Almost half of the world’s workers – 1.5 billion people – work in water-related sectors. The agricultural industry directly creates more than 800 million jobs; around half of these are in China and India where 70% and 97% of the population lives under water scarcity at least one month a year, respectively. Growing water scarcity puts these jobs and livelihoods at risk.
Agricultural employment and blue water scarcity
Agricultural land in China and Turkey is mostly rain fed in Egypt, where 100% of the population lives with water scarcity for some months of the year, most available water is used to irrigate crops.
Top 10 countries with large agricultural employment and blue water scarcity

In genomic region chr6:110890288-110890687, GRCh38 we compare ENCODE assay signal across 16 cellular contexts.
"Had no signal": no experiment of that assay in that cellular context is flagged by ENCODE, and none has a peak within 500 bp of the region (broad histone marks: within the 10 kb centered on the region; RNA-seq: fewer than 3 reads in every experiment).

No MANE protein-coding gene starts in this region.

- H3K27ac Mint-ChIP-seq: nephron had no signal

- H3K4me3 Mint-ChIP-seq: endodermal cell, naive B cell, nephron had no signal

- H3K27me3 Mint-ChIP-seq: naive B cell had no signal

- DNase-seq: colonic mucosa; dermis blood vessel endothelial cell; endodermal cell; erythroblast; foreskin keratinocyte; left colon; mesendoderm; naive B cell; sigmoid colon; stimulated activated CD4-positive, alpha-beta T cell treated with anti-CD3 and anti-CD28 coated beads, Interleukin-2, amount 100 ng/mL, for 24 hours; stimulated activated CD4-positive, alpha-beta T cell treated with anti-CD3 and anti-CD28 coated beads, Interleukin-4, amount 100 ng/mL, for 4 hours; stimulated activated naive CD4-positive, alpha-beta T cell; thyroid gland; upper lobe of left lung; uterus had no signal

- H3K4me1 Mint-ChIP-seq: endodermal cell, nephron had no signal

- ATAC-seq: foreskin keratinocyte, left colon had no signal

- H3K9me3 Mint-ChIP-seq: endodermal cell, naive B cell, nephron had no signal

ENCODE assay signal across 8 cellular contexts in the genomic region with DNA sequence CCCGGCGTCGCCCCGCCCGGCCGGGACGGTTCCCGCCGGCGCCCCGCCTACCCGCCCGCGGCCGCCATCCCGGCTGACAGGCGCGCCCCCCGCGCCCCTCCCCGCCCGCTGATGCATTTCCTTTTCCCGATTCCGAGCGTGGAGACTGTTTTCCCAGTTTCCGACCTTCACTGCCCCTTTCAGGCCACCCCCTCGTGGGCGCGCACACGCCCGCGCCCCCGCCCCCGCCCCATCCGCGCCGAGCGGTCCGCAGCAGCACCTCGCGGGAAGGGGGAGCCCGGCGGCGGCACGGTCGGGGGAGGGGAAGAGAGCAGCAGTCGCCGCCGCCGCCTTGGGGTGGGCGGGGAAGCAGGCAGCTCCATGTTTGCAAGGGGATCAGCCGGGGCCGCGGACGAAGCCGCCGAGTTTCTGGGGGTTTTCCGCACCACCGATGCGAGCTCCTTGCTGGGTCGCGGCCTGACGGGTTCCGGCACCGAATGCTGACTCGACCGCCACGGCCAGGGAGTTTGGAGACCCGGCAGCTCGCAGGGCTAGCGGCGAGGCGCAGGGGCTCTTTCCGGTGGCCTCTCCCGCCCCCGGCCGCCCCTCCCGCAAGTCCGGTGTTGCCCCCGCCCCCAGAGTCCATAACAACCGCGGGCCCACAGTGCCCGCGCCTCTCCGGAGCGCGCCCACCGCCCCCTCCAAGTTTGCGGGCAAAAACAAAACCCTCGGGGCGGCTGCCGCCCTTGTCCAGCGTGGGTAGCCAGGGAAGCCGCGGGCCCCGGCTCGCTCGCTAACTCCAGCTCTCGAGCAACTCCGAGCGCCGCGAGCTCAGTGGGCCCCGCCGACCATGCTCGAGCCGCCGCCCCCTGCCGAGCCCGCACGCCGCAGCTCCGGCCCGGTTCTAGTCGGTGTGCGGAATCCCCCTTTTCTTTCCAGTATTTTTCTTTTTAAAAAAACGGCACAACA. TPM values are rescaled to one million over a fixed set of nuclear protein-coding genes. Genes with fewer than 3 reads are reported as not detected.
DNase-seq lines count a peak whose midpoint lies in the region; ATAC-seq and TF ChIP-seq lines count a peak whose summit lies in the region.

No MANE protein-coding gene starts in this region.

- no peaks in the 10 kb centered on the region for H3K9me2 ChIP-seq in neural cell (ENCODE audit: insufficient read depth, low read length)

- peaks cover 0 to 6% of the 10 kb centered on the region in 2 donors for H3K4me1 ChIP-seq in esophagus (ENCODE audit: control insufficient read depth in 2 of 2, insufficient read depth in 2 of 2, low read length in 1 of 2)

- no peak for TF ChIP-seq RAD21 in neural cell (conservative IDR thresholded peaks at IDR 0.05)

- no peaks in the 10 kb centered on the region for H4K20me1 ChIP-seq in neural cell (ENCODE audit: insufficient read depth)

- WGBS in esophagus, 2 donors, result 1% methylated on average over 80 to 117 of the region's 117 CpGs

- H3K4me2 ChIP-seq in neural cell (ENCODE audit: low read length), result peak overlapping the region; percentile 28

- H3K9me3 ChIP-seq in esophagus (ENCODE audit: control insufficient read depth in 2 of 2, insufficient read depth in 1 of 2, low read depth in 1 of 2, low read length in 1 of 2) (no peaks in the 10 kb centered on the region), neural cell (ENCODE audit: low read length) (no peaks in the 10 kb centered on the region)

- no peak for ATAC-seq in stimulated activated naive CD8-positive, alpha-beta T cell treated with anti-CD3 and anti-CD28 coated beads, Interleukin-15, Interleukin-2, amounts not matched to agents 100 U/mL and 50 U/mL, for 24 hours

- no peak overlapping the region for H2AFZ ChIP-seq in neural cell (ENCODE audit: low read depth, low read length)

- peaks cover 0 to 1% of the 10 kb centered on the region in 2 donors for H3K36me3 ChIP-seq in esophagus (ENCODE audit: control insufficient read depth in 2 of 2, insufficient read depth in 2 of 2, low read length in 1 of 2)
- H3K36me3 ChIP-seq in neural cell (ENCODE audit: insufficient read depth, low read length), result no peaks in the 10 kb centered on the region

Pakistan, Bangladesh and Viet Nam each employ over 20 million agricultural workers and irrigate half of their agricultural land, using around 90% of their water to do so. In India, less of its agricultural land is irrigated yet it still accounts for 95% of the country’s total blue water footprint.
Major crops contributing to water scarcity in river basins with high agricultural employment
Rice is a major crop in water-scarce basins, comprising around 60% of the total blue water footprint in the Yellow (China), Mae Klong (Thailand), Chao Praya (Thailand) and Mekong (Viet Nam) River basins. Wheat and rice combined are the major crops in the Indus and Ganges River basins, which are water scarce for more than half the year. Maize and wheat are the main crops in the Nile. These staple crops are essential foods. Following close behind them in water consumption is sugarcane, which is grown in the Nile and basins in South and Southeast Asia.